Changes to nursery and childminder staff ratios

Children playing in nursery

Mumsnet backs campaign against childcare ratio changes

UPDATE: Nick Clegg announced in May 2013 that he would block these plans: you can see more in our Talk thread here.


Mumsnet is backing the Pre-School Learning Alliance's campaign Rewind on Ratios, which calls on the Government to scrap its plans on childcare ratios changes, and to undertake a full consultation with practitioners and parents on future proposals.


Justine Roberts, Mumsnet Founder and CEO, said:

"There's a lot of concern among Mumsnet users about the Government's plans to relax childcare ratios. Four babies under the age of one seems like a lot for even the most experienced childcare worker to manage. When we surveyed our members anout the cost of childcare, only 5% of parents supported ratio relaxation even if it meant lower costs. We really do think the Government needs to rethink its plans."

Opposition on Mumsnet

When Education and Childcare Minister Liz Truss came onto Mumsnet to discuss the Government's changes to childcare ratios, Mumsnetters were quick to voice their opposition. In a webchat that ran to 407 posts, parents, voters and childcare workers alike spoke out unanimously and forcefully against increases to childcare ratios. 

The Government's proposals also sparked many discussions on Mumsnet's talk boards, with a vast majority of Mumsnet users opposed to the planned changes. Members linked to petitions protesting the changes, and called on Mumsnet to publicly back the Rewind the Ratios campaign. 

A recent Mumsnet survey also found that only 5% of those polled would support increased ratios, even if they meant that the cost of childcare would fall.

Rewind on Ratios

The Rewind on Ratios campaign is led by the Pre-school Learning Alliance, the largest early years learning membership organisation in England. The campaign is backed by a number of organisations, including Asquith Nurseries, the country’s third-largest day nursery group; Norland College, the world’s premier training college for nannies; and Voice, a trade union for teachers, support staff, nursery nurses and nannies. In addition, more than 26,000 parents have backed the campaign (last updated 1 May 2013), signing the official Government petition and the Alliance's paper petition.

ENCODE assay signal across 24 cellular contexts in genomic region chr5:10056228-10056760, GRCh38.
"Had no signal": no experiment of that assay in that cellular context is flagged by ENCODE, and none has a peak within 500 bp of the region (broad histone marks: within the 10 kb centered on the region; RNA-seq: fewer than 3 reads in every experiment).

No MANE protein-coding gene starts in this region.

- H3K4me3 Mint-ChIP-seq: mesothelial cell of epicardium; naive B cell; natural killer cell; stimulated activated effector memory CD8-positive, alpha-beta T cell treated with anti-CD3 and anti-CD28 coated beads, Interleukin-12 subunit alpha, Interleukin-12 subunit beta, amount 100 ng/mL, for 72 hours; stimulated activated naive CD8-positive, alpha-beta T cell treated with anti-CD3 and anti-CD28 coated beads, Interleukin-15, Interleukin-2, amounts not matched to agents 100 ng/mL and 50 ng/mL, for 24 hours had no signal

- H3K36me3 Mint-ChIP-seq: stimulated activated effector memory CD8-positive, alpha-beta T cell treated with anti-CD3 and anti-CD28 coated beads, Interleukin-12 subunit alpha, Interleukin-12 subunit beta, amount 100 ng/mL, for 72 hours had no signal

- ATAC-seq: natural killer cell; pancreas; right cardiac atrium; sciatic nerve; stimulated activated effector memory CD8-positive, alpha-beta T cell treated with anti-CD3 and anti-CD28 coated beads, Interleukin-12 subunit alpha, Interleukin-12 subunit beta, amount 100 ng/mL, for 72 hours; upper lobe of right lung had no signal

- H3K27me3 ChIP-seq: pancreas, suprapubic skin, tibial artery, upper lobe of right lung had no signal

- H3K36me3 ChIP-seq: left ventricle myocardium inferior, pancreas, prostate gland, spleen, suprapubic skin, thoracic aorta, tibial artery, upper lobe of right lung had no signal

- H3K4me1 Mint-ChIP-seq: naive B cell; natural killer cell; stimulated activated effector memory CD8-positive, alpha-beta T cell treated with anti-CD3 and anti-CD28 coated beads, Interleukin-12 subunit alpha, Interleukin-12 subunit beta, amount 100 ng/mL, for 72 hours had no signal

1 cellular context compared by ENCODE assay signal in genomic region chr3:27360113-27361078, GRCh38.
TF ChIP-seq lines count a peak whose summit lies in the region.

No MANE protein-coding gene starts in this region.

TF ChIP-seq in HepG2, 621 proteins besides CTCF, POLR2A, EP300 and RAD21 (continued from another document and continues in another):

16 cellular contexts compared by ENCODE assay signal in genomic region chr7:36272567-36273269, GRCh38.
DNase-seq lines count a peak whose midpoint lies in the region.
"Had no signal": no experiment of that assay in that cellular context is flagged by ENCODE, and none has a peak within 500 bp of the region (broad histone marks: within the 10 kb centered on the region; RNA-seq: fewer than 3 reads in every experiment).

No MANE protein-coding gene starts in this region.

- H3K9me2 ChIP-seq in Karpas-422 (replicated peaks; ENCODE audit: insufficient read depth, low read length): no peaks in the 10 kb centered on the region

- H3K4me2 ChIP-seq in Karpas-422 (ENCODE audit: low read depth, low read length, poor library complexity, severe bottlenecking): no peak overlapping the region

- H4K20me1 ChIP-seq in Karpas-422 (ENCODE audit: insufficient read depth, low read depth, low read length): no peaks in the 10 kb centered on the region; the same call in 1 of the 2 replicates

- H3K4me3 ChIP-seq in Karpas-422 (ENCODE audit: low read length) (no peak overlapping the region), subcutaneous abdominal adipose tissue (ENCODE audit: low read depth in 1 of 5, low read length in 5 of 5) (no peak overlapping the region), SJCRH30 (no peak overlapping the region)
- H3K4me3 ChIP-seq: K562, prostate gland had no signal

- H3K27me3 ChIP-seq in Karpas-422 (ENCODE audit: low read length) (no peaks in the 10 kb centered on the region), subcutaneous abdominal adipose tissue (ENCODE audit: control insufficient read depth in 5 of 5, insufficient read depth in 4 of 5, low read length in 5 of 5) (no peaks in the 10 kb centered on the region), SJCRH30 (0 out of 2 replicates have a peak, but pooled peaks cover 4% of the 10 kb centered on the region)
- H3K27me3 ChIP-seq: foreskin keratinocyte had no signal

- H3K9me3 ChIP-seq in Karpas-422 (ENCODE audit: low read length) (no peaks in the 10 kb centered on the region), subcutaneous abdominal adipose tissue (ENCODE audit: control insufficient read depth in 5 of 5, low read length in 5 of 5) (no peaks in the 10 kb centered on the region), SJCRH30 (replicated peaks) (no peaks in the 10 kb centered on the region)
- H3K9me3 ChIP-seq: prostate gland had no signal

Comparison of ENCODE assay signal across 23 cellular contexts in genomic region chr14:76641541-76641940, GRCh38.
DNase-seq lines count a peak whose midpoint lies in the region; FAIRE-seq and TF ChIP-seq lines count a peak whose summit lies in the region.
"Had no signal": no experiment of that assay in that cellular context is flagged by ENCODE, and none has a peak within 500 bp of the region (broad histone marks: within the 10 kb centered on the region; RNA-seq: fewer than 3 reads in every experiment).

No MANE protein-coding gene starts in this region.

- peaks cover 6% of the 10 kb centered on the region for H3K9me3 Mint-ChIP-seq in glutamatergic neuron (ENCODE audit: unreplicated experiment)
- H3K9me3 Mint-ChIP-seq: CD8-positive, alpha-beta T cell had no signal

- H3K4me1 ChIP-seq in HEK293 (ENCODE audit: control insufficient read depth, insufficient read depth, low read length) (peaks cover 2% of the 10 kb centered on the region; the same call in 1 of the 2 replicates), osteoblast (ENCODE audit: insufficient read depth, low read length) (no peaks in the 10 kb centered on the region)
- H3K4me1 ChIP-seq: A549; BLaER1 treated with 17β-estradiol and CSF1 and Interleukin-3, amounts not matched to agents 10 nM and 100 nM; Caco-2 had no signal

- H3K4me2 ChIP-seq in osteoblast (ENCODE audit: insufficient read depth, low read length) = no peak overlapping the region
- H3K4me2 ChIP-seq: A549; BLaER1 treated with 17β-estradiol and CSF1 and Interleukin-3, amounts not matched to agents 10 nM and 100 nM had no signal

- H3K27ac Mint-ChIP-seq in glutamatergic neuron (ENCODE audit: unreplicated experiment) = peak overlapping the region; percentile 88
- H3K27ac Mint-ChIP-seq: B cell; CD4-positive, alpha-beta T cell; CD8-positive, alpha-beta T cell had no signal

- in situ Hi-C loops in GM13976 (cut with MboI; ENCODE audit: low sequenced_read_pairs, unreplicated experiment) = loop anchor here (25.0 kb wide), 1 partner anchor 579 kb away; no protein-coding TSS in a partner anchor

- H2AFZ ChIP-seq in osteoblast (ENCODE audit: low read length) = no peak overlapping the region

The Pre-school Learning Alliance Chief Executive Neil Leitch said:

“We are delighted that Mumsnet is supporting our campaign against ratio changes. As the UK’s largest network for parents, Mumsnet is a truly representative voice for the parents of this country. We at the Alliance believe that parents are their children’s first and most important educators, and so it is vital that their views are heard on this crucial issue."

Proposed changes

The government wants to introduce changes to childcare ratios in England which, it says, will cut costs for parents and raise pre-school childcare standards.

Children's minister Liz Truss is proposing that:

  • Childminders can look after four children aged between one and five, instead of the current limit of three children
  • Childminders can look after two children aged under one - they are currently restricted to one child under one
  • Nurseries with suitably qualified staff will have the option to increase the staff-to-child ratio (for two-year-old children) from the current 1:4 to 1:6.
  • The ratio of nursery staff looking after children aged under two will rise from 1:3 to 1:4 (depending on suitably qualified staff and at the provider's discretion) 
  • There will be no changes to the current EYFS policy regarding ratios for children aged 3+
  • New nursery staff completing a new Early Years Educators course will be expected to have a grade C in English and Maths (E&M) GCSE
  • A graduate-level early years teaching qualification will be introduced
  • Nursery staff-to-child ratios will rise further if a qualified teacher is present


The government says its proposals will still mean that England will have smaller childcare ratios than in France, Germany and Denmark.

Labour disputes the government's claim that the changes will cut parents' childcare costs and says the increased ratios will undermine the quality of childcare.


Last updated: about 3 years ago